Your 7 hours is about 17,500 BTU of energy. I would use 23 cents in oil to generate that heat versus $1.12 for electric. My point is, your savings overall may be less than anticipated and you will be living in a half room like a prisoner in solitary.
To insulate more you can put up some foam panels on the outside wall or hang a drop cloth or curtains to block off part of the room. Be sure you have plenty of roof insulation in the entire house as that is the biggest heat loser.
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On Monday, November 20, 2017 at 2:47:10 PM UTC-5, Ed Pawlowski wrote:


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The poster doesn't say what size the whole house is, but if they closed off the vents in unused rooms, etc, with the differential in the cost between electric and other heat, they could probably keep the whole place going for the same amount or less than the cost of the electric heater.
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On 11/20/2017 02:55 PM, trader_4 wrote:

The entire house is about 900 sq feet. Currently, the oil burner is set at minimum, which means it won't come on unless the temp drops to 48 F. I was going to try living another winter this way to save fuel costs, but I'm having a tough time with the cold even with layered clothing. So, I decided to try keeping the aforementioned room at 70 F with the 700 W floor heater while keeping the rest of the house at minimal thermostat. The heater is on a timer for 16 hours/ day. Today it wasn't that cold and it ran most of that time. I do have some unused 100% light blocking curtains I once used for my darkroom so maybe I'll try stringing those up.
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On 11/20/2017 7:56 PM, JBI wrote:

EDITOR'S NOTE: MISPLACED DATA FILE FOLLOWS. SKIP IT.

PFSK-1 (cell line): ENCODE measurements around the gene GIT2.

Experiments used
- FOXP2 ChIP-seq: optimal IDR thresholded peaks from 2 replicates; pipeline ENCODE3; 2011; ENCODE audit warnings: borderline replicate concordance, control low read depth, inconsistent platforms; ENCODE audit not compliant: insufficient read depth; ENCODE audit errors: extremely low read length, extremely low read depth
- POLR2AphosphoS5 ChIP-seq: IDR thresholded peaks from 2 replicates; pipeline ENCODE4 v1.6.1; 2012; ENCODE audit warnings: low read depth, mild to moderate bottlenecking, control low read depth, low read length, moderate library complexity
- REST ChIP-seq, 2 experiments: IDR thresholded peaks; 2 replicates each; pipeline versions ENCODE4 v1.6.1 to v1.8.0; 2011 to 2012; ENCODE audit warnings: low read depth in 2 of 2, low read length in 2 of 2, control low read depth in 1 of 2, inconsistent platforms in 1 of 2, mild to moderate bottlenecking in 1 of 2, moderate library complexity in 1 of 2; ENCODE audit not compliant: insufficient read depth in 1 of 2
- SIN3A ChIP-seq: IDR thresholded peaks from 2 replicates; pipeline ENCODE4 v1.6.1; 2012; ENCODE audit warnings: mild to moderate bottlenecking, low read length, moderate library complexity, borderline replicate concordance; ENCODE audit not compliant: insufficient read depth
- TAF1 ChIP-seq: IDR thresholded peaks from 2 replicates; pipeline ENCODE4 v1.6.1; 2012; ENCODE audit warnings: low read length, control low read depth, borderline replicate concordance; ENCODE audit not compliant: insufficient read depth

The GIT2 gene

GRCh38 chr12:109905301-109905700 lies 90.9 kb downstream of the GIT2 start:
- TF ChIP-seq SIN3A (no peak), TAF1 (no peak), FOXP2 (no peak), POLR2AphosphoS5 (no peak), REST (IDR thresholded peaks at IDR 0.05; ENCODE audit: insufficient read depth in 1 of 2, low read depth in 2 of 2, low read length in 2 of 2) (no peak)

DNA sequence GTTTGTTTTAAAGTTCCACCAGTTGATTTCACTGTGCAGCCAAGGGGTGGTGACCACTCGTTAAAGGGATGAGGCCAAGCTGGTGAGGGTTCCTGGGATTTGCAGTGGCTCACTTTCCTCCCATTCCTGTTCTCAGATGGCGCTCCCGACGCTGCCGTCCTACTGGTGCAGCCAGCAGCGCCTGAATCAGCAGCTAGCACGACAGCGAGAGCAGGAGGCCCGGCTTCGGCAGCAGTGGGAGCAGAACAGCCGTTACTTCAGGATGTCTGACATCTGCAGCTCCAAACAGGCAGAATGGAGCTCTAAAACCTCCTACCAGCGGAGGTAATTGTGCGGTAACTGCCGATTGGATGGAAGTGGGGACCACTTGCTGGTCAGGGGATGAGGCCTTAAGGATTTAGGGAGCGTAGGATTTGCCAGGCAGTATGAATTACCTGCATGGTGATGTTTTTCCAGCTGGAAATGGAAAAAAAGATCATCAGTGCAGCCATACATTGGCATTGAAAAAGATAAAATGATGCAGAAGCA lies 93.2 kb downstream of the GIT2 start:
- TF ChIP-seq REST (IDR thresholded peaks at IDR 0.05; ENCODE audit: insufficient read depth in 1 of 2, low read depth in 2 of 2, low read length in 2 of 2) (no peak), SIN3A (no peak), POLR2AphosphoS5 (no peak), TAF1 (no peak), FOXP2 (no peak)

What is your electricity rate? I pay about 21 cents kW and that heater would cost more to run than oil for the entire house. I just got oil last week for $2.30.
Look for ways to cut the heat in unused rooms. Close the baseboard dampers or the valve to radiators. Be prepared to be shocked at the electric bill.
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On Monday, November 20, 2017 at 8:24:12 PM UTC-5, Ed Pawlowski wrote:

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Maybe buy a kill-a-Watt meter for $20 to measure what the electric heater i s costing. If it's running constant when it's 47f outside, that doesn't sou nd good. Closing vents so the one room is warmer and using oil might be ab out the same, but also would make the other rooms warmer.
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On 11/21/2017 8:04 AM, trader_4 wrote:

Most people are too fusking stupid to realize sealing cracks and adding insulation pays dividends for life.
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On 11/20/17 11:12 AM, JBI wrote:

People used to cover the windows of the old farm houses with some form of plastic. They'd make the covers overlap any cracks between the windows and the frames. Laths would hold the covers in place.